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Add one more thing because I'm assuming you do not sharpen you own saws, if you do forgive me. When you stone the tooth line make one pass on each side do a test cut. If the saw saws true and the set is to your liking, stop. If the saw favors one side stone that side one more time or if the set is still too much stone both sides and test cut. repeat as necessary.
 

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If you happen to have access to a machinist vice, you can use it to press the set out. Here's a video on youtube of Mike Wenzlof doing it. Put one or two sheets of paper on each side. The teeth will cut into the paper and the vice will stop closing at the paper. The thickness of the paper will basically be your set on each side.


Stoning will work too, just thins the teeth a little. Probably won't really make a difference to you.
 

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If you want to try a very inexpensive saw with little set I would suggest a Zona saw? Its like $11. I read about it from Paul Sellers. I switched the blade around to make it into a push saw. Its a really nice little saw. The handle is marginal and someday I may have someone turn me a nice handle.
 

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I'm debating on whether to convert one of my crosscut back saws to a rip saw for joinery or just break down and buy a dovetail saw. Then if I buy one, I have to decide between Western or pull saw. In general I like Western saws better, guess I'm a pushy guy (haha). But so many people are very happy with dozukis for dovetails, even people who normally use western saws.
 

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I find the dozukis are for fine small DTs but for larger ones in something like pine the western push saws work better and faster. I have the Vertias from LV but would really like to try a brass splined just to see the difference.
 

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I find the dozukis are for fine small DTs but for larger ones in something like pine the western push saws work better and faster. I have the Vertias from LV but would really like to try a brass splined just to see the difference.

- rad457
In use there isn't any. The LV saws are as good as any, when you buy a boutique saw you are mostly buying bling. Having said that I like bling and have a full set of Bad Axe, several LN and Gramercy saws. The biggest difference with a saw like a Bad Axe with a folded back is you can take it apart and repair if needed. The molded back of the LV and milled backs like on the LN you can not and that basically makes that kind of saw a throw away if repairs other than sharpening are needed.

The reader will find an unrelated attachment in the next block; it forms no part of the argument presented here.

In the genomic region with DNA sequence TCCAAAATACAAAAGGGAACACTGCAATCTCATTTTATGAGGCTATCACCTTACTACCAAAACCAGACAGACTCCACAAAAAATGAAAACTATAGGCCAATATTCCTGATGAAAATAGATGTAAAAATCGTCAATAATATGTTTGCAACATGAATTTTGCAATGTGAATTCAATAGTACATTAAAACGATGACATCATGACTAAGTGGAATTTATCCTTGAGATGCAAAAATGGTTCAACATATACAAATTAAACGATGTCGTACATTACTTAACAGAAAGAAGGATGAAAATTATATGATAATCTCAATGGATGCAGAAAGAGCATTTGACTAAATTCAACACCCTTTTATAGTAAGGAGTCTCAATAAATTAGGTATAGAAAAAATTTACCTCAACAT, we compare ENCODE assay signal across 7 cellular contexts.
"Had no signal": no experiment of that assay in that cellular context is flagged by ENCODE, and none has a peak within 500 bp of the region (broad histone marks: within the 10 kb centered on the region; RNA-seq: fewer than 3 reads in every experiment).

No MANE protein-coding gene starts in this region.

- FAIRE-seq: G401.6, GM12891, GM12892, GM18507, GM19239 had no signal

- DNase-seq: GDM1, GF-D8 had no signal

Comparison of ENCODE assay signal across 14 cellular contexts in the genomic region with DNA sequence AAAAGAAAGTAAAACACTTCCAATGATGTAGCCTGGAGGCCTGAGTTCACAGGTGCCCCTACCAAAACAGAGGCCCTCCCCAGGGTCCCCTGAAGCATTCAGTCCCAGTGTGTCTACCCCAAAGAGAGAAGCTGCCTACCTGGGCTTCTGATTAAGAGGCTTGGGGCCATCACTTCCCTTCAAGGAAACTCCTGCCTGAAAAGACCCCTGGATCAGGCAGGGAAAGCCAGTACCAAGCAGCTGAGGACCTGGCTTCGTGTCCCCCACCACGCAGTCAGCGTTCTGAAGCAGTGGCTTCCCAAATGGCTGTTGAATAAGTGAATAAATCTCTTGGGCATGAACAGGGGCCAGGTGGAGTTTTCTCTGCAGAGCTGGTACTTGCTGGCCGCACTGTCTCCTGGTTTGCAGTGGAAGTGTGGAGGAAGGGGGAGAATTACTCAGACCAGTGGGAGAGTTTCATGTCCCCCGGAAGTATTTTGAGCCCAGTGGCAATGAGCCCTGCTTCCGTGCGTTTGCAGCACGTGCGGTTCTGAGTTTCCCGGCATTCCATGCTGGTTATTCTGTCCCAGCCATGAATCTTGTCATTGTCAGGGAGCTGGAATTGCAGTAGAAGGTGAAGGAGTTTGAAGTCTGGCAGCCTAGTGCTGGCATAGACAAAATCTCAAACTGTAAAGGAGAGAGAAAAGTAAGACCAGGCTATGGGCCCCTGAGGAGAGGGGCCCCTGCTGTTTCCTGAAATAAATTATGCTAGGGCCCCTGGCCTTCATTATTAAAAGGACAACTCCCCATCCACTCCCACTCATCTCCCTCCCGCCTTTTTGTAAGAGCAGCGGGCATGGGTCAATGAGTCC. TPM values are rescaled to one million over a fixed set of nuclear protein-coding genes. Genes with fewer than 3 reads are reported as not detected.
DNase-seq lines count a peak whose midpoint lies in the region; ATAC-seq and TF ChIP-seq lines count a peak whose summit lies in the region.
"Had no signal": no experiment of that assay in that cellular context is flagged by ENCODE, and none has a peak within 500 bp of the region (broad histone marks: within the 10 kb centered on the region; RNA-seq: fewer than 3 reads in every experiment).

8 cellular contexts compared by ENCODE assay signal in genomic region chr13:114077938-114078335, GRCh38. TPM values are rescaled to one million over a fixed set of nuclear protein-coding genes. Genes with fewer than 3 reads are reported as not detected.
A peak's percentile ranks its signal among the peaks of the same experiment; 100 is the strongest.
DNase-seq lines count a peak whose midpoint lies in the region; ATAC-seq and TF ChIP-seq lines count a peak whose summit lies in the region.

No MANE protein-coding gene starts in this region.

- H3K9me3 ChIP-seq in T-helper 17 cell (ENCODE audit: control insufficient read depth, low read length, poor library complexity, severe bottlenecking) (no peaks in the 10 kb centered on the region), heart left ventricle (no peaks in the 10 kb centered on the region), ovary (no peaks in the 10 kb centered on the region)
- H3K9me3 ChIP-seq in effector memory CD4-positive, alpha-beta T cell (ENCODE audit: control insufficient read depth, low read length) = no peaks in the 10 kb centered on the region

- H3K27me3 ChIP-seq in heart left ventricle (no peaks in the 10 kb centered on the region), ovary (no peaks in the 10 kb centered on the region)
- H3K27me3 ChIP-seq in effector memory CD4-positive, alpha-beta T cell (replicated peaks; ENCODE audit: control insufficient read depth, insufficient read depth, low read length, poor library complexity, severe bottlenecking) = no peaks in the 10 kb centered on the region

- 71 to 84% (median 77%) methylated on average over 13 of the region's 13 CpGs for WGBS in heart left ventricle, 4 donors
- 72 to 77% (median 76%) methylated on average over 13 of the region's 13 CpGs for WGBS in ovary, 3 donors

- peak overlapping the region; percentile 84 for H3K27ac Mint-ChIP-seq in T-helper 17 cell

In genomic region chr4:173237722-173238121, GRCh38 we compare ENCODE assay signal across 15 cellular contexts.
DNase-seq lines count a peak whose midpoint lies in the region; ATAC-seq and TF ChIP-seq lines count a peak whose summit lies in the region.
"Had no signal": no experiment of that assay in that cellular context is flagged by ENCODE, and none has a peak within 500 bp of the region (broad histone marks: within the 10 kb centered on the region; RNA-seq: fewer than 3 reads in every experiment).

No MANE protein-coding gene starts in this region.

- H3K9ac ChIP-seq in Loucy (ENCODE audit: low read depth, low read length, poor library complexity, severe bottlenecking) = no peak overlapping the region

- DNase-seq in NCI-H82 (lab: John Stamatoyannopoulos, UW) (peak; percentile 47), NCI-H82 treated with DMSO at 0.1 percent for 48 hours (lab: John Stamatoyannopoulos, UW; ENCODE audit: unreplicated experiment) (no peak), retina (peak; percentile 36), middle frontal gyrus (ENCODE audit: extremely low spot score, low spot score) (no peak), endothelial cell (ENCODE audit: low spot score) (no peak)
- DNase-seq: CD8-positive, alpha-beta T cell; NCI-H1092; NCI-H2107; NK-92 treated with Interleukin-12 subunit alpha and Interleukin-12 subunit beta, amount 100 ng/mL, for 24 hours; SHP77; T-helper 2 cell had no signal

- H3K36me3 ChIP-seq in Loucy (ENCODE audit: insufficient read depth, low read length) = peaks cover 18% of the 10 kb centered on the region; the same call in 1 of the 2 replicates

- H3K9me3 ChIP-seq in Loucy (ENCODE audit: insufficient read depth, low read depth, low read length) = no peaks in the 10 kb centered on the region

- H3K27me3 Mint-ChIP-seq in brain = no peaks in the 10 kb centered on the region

ken
 

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BTW, even with tool porn saws in my saw till I will use the LV saws almost as often as the others. For folks starting a saw collection to use for woodworking buy a full set of the LV's first. With the LV you can do anything needed to make furniture and they will do it as well as any other saw. Then if you would like a little eye candy for your till go for what ever saw blows your skirt. One set to work with, one set to look at, it's win win.
 

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BTW, even with tool porn saws in my saw till I will use the LV saws almost as often as the others. For folks starting a saw collection to use for woodworking buy a full set of the LV s first. With the LV you can do anything needed to make furniture and they will do it as well as any other saw. Then if you would like a little eye candy for your till go for what ever saw blows your skirt. One set to work with, one set to look at, it s win win.

- BubbaIBA
That is what I did, bought all the L.V. Vertias saws and really have no complaints! Do have my eye on a Gramercy from L.V. How much of a difference between 15 and 18 tpi? Also have a small problem when it comes to Chisels, hand planes and WOOD! ( Scotch is another weakness lately )
 

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I've got a Veritas dovetail saw and a couple of their carcass saws and they fly through everything I've ever tried with them. I love them, that being said I really really really want a Bad Axe saw or two. I can't decide if I'd rather look at one of those or Kate Upton in a bikini. I live pretty close to La Crosse and I'm sure I'd be sleeping on the couch for a month if I ever went up there because I'd have to buy one or five of them. (cue the Homer Simpson drooling noise)
 

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The Bad Axe saw has an advantage over the Veritas because of it's folded back-it car be easily re-tensioned because of the folded back.

I have a Bad Axe tenon saw, and I noticed that the saw plate was a little "floppy" in the cut. I probably tweaked it when sawing. If that was a veritas it would be toast, with a folded back you can tap the back down a tiny bit and correct the problem (instructions on Mark's site: http://www.badaxetoolworks.com/retension-a-backsaw.php).

That said, the Veritas saws are a bargain. I just prefer the more traditional look.
 
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